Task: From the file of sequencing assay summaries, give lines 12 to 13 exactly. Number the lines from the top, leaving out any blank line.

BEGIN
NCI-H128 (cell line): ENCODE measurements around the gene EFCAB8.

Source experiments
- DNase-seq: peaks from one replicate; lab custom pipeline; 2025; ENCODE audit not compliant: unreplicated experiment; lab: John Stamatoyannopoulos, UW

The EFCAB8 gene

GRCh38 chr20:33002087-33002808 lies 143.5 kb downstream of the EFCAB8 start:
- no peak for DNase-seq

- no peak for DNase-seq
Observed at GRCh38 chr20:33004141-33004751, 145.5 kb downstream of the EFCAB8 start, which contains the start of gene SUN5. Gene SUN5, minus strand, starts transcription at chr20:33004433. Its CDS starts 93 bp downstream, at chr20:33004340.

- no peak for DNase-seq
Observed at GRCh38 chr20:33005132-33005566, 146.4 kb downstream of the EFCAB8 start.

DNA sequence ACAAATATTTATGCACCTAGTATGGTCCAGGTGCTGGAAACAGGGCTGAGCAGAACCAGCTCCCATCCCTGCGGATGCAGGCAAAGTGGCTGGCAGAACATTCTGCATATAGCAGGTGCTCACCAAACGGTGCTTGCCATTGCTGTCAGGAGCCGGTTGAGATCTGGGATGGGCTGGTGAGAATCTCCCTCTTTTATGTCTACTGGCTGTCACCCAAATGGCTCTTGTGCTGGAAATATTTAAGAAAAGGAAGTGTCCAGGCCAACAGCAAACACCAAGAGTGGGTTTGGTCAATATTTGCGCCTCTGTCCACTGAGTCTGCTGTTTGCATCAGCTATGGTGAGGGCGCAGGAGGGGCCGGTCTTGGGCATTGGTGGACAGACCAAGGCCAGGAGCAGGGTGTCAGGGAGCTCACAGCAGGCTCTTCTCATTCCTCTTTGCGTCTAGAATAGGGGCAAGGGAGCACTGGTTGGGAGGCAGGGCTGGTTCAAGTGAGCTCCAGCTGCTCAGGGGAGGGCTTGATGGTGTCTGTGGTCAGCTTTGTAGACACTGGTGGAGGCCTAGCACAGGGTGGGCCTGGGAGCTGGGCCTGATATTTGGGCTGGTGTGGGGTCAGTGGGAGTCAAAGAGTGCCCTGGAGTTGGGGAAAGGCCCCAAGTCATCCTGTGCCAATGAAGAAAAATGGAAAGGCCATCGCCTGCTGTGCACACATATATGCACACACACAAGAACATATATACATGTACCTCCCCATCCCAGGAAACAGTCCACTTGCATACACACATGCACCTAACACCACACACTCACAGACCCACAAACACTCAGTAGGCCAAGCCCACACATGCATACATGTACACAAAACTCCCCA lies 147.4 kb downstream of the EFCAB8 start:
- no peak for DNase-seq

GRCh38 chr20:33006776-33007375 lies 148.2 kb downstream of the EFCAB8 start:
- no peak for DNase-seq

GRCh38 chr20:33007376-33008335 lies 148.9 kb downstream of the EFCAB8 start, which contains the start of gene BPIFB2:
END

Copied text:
- no peak for DNase-seq

GRCh38 chr20:33006776-33007375 lies 148.2 kb downstream of the EFCAB8 start: